Yeebok (profile) says:

I despise the idea

I’ve seen a few ‘tweet about x to get y’ promotions and to be quite blunt it puts me off whatever product is being promoted. Generally you can get it at a different (personally, lower) cost elsewhere anyway.
I don’t have a large number of followers and I’m not going to lose half of them because I’m seen as a spammer. If I like something, I’ll tell people about it.
The whole idea sits badly with me too, Mike.

Anonymous Coward says:

Promoting before consuming, eh? Sounds sketchy. I know I wouldn’t want to piss off all my friends and followers by tweeting some garbage marketing like that.

However, I wonder if there would be a market for asking people to bash your competition before they give you a product. I feel like people would probably be more willing to do that. It would just as ridiculous, of course, be kinda of interesting to see happen.

hiero says:

grey area at best

i think this practise is a lot more complex than is put forth in the article. for example – i love a band – they put out a pre-release track off their up coming album. i want to download it, they ask they i tweet that i downloaded it. they dont ask me to give it a raving review, just tweet the fact that i just downloaded it.

now the cases mentioned in the comments and what it alluded to in the article, sounds like a much more contrived situation. tweeting to get a coupon at burger king doesnt seem right – tweeting that you just ate burger king seems ok to me.

TJGeezer (profile) says:

Re: grey area at best

they dont ask me to give it a raving review, just tweet the fact that i just downloaded it.

Thanks. I knew something about this discussion bothered me, and you put your finger on it. Where a request for a positive review before listening to a song would be dishonest, simply saying you decided to give it a listen would not be. And I don’t think asking for such a tweet would be blurring any lines.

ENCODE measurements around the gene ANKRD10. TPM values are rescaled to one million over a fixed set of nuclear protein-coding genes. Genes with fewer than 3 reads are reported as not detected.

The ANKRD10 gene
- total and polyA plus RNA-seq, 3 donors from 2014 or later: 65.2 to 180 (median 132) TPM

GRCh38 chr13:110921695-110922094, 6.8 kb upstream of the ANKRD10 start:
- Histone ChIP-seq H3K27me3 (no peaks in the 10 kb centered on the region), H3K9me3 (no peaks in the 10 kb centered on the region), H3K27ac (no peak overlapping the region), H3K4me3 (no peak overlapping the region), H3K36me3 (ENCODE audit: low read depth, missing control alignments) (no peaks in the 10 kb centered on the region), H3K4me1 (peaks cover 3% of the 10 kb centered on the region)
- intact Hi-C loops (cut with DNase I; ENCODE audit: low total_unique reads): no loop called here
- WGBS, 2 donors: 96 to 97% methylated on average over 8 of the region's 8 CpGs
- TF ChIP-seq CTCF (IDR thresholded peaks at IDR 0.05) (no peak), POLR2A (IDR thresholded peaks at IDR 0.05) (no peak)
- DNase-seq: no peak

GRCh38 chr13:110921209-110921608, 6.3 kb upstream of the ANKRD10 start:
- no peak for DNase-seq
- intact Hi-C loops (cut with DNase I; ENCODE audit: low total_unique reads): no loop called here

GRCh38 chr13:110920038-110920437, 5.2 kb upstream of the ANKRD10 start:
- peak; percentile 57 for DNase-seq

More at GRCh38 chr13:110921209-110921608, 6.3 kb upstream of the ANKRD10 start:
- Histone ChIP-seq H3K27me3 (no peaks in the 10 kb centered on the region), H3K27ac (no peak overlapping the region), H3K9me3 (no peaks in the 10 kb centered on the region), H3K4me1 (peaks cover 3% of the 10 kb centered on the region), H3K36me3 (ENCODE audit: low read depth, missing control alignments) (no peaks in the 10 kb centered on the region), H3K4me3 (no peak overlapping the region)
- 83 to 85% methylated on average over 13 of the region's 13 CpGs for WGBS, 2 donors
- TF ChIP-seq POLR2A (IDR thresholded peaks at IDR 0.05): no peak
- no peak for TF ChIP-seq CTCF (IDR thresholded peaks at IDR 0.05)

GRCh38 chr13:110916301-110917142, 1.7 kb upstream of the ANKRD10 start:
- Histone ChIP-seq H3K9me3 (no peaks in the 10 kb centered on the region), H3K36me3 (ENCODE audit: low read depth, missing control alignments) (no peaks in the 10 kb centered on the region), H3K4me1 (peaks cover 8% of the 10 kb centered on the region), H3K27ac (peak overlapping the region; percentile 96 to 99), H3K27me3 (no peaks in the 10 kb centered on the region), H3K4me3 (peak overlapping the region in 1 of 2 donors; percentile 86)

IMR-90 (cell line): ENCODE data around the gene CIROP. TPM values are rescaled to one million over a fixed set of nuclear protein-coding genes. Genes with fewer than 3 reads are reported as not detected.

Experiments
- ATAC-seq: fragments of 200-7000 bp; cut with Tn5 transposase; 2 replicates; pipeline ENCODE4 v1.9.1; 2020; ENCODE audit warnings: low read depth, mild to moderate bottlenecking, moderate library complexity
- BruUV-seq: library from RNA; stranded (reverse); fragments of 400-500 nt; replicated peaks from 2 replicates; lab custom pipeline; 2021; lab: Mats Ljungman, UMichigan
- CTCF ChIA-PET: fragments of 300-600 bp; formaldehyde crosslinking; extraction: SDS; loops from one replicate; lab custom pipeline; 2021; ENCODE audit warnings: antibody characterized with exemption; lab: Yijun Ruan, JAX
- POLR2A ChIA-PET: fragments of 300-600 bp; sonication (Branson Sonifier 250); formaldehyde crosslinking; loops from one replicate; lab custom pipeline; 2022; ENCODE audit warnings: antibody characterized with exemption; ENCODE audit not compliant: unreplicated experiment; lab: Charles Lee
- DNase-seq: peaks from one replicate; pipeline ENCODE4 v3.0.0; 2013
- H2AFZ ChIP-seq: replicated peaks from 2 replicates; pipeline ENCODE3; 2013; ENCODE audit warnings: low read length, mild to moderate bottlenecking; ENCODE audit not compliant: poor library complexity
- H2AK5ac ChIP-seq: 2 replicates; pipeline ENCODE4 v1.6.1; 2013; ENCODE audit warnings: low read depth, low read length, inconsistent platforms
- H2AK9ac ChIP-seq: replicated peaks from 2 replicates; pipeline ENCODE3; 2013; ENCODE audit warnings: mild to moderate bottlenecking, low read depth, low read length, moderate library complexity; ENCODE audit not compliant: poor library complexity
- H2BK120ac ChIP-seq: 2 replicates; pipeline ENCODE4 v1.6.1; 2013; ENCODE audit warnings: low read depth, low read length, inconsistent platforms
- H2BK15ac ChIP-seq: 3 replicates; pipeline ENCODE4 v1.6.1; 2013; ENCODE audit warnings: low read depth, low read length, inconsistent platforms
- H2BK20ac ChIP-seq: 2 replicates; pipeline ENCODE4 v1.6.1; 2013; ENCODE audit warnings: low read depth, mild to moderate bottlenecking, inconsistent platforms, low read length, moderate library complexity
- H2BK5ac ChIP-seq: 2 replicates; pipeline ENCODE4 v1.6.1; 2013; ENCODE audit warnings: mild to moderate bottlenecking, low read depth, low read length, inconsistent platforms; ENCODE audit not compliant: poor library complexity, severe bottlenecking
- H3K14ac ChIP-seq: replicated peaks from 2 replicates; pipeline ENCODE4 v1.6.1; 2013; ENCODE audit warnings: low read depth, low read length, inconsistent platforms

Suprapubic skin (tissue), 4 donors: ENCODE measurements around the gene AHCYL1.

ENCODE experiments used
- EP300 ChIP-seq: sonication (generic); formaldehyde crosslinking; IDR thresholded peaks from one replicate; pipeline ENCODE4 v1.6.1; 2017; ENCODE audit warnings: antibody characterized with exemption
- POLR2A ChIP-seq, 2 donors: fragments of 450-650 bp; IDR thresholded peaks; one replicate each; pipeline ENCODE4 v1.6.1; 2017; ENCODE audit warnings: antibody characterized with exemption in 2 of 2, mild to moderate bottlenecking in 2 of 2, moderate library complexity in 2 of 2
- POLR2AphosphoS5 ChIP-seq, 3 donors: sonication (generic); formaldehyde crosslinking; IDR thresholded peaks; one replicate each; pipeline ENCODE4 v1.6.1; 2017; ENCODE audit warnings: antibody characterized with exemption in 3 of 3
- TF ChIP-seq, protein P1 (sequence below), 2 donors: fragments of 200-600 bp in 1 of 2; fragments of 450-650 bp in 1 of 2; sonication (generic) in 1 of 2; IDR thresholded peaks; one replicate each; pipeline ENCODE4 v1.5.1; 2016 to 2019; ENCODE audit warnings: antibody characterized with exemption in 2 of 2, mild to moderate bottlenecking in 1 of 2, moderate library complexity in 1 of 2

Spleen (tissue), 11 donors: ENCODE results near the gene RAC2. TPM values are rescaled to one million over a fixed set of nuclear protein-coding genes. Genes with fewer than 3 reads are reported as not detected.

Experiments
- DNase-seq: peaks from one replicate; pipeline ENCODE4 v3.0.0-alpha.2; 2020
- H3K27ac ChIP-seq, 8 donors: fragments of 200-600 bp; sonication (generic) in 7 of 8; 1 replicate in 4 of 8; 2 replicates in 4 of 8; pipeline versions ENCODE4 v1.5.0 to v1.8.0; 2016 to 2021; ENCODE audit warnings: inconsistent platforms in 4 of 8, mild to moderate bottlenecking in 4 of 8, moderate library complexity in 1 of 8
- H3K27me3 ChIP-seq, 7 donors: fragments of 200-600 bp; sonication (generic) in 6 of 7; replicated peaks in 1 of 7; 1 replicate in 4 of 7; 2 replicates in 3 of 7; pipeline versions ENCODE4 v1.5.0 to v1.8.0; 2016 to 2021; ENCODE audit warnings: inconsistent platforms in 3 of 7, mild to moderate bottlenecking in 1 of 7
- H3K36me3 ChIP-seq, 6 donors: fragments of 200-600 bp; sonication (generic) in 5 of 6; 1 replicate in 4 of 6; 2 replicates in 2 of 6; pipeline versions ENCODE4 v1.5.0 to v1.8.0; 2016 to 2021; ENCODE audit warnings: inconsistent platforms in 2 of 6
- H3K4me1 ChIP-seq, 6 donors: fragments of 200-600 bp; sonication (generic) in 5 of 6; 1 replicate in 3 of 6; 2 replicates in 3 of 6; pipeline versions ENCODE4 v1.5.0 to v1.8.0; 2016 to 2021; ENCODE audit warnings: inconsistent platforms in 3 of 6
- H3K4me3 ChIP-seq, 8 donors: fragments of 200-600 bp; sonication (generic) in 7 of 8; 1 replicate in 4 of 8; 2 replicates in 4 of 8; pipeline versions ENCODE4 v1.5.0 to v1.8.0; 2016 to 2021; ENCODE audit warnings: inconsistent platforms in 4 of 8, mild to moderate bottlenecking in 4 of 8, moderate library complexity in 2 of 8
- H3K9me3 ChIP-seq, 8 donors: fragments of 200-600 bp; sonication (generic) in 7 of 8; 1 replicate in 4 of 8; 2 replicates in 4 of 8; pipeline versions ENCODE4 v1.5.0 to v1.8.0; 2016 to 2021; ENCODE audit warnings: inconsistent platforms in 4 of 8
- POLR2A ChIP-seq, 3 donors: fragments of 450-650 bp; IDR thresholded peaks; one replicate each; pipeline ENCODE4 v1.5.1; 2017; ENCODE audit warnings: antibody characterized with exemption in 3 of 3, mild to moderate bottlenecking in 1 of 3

“Tweet that you’re going to listen to it, and if you like it, please tweet again that you liked what you heard.” That’s not dishonest either. It’s all in how you do it.

Laroquod (profile) says:

Crass behaviour is crass behaviour, regardless of the source

Had a friend once who insisted I tweet in support of his job search — even wanted to dictate how my tweet would read, word for word. Didn’t even occur to him at all that attempting to maintain honesty in the things I say to the world might be important to me. This and other similar backscratching requirements resulted in deterioration and eventual ending of the friendship.

People don’t really tolerate this from their friends. Why would they just swallow it from some corporation? No way. Just another slanted bargain with lipstick on it, this initiative is as doomed as a ‘friendship’ that is based on pure self-interest.